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Today in History, Saturday, Sept. 19

Today in History, Saturday, Sept. 19

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In 1783, Jacques Etienne Montgolfier launched a duck, a sheep and a rooster aboard a hot-air balloon at Versailles in France.

In 1796, President George Washington's farewell address was published. In it, America's first chief executive advised, "Observe good faith and justice toward all nations. Cultivate peace and harmony with all."

In 1881, the 20th president of the United States, James A. Garfield, died 2½ months after being shot by Charles Guiteau; Chester Alan Arthur became president.

In 1934, Bruno Hauptmann was arrested in New York and charged with the kidnap-murder of 20-month-old Charles A. Lindbergh Jr.

In 1986, federal health officials announced that the experimental drug AZT would be made available to thousands of AIDS patients.

In 1995, The New York Times and The Washington Post published the manifesto of Unabomber Ted Kaczynski, which proved instrumental in identifying and capturing him.

In 2001, The Pentagon ordered dozens of advanced aircraft to the Persian Gulf region as the hour of military retaliation for deadly terrorist attacks on Sept. 11 drew closer.

In 2008, struggling to stave off financial catastrophe, the Bush administration laid out a radical bailout plan calling for a takeover of a half-trillion dollars or more in worthless mortgages and other bad debt held by tottering institutions. Relieved investors sent stocks soaring on Wall Street and around the globe.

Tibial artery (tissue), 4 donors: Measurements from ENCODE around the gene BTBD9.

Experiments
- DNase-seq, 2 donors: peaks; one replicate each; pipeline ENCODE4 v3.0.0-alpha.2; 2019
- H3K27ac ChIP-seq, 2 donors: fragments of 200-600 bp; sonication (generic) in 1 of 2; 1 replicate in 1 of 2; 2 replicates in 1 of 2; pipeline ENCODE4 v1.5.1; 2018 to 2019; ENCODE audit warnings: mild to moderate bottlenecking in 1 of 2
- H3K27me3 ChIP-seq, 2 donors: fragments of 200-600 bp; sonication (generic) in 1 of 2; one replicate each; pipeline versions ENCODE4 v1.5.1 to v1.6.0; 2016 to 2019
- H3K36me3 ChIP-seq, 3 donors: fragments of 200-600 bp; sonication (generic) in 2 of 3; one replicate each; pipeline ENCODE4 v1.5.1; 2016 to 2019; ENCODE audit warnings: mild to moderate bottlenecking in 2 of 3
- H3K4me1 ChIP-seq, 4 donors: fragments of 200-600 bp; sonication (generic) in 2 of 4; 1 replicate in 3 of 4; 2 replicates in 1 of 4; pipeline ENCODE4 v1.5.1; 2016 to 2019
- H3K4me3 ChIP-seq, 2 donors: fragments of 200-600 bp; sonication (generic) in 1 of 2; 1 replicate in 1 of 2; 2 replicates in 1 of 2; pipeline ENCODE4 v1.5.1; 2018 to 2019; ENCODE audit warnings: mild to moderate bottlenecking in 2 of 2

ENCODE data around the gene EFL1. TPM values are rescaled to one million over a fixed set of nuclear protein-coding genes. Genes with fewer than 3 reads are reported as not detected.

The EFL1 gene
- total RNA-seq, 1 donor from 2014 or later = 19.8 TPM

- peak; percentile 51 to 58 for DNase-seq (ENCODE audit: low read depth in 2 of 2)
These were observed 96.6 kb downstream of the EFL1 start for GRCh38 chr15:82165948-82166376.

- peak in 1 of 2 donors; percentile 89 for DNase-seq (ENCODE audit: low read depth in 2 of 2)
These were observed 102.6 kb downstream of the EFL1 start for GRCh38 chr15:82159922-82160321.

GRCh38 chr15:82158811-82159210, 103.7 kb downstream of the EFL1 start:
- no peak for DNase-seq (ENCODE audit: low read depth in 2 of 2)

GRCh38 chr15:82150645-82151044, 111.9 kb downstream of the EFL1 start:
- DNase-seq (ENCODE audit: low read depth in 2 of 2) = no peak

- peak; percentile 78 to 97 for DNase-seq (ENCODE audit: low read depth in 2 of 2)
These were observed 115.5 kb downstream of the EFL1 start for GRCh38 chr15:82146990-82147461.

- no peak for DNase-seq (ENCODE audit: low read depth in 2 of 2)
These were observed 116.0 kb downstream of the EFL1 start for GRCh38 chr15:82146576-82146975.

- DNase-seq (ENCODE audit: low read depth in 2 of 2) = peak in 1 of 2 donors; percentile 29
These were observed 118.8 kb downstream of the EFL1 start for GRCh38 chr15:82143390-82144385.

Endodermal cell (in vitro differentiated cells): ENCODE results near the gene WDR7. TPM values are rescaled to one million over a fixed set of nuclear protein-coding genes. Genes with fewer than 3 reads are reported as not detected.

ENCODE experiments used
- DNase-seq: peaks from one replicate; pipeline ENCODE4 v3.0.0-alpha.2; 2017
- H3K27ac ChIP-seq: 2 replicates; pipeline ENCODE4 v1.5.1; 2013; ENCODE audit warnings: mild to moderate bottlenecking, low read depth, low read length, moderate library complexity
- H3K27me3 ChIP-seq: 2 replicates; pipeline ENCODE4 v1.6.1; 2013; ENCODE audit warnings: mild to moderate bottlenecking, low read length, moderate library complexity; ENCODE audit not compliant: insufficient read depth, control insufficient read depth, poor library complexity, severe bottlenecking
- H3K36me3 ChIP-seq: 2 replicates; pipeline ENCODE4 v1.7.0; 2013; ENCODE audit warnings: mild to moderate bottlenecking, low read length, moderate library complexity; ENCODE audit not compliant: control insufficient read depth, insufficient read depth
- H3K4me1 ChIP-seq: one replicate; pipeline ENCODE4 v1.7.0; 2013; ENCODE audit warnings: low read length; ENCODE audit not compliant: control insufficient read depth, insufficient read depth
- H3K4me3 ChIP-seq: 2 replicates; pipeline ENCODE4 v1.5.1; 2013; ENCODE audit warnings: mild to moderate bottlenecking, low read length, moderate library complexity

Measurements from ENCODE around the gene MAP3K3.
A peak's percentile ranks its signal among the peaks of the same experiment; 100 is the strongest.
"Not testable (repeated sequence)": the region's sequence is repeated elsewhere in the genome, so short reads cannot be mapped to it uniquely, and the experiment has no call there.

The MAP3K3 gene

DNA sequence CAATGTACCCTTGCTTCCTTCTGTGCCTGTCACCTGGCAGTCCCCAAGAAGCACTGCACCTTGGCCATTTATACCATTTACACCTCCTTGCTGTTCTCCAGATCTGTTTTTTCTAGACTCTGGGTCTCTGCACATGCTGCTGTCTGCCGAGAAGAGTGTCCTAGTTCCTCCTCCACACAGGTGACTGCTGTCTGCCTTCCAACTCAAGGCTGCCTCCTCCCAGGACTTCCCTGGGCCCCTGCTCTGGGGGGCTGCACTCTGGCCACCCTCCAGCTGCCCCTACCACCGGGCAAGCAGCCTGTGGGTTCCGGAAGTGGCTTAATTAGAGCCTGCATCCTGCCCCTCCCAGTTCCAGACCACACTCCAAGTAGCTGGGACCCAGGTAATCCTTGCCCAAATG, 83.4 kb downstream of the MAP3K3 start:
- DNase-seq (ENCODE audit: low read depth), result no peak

In 2010, The BP oil well at the bottom of the Gulf of Mexico was declared "effectively dead" by retired Coast Guard Adm. Thad Allen, the government's point man on the blowout disaster, after it was sealed with a permanent cement plug. On the final day of his four-day visit to Britain, Pope Benedict XVI celebrated Mass to beatify Cardinal John Henry Newman, the 19th century Anglican convert.

In 2015, Pope Francis, arriving in Havana, hailed détente between Cuba and the United States as a model of reconciliation for the world as he launched a 10-day tour of the former Cold War foes. President Barack Obama paid tribute to Black women for their role in helping shape American democracy as he delivered the keynote address to the Congressional Black Caucus Foundation's annual awards dinner. Jackie Collins, 77, the bestselling author of dozens of novels including "Hollywood Wives," died in Los Angeles.

In 2019, Under orders from the Trump administration, the intelligence community's inspector general refused to tell members of a House panel what was in a whistleblower's complaint about a private conversation between President Donald Trump and Ukraine's president. Trump began responding to published reports about the phone call, tweeting that he would never "say something inappropriate with a foreign leader while on such a potentially 'heavily populated' call," and that he would only "do what is right anyway." As the U.S. and Saudi Arabia considered a response to a drone-and-missile strike on the Saudi oil industry, Iran's top diplomat warned that an attack by either country would bring "all-out war." New York Yankees pitcher Domingo Germán was put on administrative leave as Major League Baseball investigated an alleged domestic violence incident involving his girlfriend. The pitcher would miss the rest of the season as part of a suspension that would also cover all of the abbreviated 2020 season.

Compiled by Melissa Hall

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